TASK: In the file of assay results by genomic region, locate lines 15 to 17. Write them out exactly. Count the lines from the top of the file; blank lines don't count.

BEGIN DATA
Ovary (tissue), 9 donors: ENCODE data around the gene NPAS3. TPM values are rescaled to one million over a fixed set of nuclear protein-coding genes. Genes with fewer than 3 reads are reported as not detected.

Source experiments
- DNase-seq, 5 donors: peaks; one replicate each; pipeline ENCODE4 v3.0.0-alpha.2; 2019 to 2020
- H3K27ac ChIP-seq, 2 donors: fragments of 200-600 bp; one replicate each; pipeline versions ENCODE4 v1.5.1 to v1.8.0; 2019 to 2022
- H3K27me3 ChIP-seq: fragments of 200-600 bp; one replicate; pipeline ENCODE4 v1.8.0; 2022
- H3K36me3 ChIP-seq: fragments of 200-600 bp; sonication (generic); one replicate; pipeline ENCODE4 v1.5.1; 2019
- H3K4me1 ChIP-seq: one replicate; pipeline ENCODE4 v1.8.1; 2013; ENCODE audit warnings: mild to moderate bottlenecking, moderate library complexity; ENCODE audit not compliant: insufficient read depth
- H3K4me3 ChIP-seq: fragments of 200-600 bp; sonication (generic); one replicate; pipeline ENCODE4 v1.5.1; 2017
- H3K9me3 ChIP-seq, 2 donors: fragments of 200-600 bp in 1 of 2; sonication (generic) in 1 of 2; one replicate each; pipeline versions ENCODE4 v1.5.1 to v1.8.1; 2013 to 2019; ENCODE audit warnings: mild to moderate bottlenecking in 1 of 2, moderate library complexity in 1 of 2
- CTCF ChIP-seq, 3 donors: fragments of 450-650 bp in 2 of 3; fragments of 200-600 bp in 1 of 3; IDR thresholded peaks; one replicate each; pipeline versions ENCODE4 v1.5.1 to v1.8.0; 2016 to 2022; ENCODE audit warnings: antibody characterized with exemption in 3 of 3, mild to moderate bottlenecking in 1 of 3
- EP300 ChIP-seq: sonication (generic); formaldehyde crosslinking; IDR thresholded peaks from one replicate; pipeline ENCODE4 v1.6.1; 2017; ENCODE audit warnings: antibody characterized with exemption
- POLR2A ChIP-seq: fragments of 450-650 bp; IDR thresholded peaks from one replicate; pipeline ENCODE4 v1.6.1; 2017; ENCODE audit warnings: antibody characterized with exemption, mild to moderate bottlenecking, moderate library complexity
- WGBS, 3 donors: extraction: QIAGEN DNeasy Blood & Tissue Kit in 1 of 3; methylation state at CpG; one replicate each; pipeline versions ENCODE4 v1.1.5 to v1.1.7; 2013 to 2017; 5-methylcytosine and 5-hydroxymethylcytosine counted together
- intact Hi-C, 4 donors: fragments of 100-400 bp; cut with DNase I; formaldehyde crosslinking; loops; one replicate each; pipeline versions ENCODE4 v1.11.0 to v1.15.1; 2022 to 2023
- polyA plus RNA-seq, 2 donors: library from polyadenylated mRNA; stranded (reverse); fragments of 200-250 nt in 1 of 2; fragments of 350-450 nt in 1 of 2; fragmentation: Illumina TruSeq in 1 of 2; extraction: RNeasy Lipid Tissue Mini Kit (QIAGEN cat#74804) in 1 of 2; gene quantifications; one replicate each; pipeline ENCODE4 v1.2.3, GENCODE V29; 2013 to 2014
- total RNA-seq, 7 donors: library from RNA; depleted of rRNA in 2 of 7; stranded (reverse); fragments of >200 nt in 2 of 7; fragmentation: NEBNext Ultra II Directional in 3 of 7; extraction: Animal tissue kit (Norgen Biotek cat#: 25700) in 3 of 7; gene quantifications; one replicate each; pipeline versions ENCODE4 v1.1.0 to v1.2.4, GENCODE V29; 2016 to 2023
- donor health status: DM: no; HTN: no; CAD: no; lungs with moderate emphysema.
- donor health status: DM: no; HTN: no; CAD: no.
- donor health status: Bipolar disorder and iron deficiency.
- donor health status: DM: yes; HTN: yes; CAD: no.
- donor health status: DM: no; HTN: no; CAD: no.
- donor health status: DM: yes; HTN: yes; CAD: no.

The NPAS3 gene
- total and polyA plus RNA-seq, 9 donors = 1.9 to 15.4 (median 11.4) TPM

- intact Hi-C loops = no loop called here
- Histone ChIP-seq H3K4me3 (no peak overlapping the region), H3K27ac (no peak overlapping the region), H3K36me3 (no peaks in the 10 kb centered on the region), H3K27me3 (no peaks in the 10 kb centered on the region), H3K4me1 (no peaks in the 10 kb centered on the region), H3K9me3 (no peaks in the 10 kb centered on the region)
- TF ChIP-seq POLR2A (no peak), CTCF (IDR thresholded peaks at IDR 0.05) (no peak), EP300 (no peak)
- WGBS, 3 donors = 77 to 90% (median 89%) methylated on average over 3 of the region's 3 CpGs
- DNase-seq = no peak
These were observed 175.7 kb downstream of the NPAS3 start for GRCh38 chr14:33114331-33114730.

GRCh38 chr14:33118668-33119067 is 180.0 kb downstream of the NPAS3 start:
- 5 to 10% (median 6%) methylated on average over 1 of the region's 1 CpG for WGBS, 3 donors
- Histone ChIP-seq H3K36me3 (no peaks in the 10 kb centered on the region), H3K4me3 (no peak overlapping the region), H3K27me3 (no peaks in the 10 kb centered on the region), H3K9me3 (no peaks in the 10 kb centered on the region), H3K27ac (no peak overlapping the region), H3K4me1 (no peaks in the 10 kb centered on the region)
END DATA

- polyA plus RNA-seq, 2 donors: library from polyadenylated mRNA; stranded (reverse); fragments of 200-250 nt in 1 of 2; fragments of 350-450 nt in 1 of 2; fragmentation: Illumina TruSeq in 1 of 2; extraction: RNeasy Lipid Tissue Mini Kit (QIAGEN cat#74804) in 1 of 2; gene quantifications; one replicate each; pipeline ENCODE4 v1.2.3, GENCODE V29; 2013 to 2014
- total RNA-seq, 7 donors: library from RNA; depleted of rRNA in 2 of 7; stranded (reverse); fragments of >200 nt in 2 of 7; fragmentation: NEBNext Ultra II Directional in 3 of 7; extraction: Animal tissue kit (Norgen Biotek cat#: 25700) in 3 of 7; gene quantifications; one replicate each; pipeline versions ENCODE4 v1.1.0 to v1.2.4, GENCODE V29; 2016 to 2023
- donor health status: DM: no; HTN: no; CAD: no; lungs with moderate emphysema.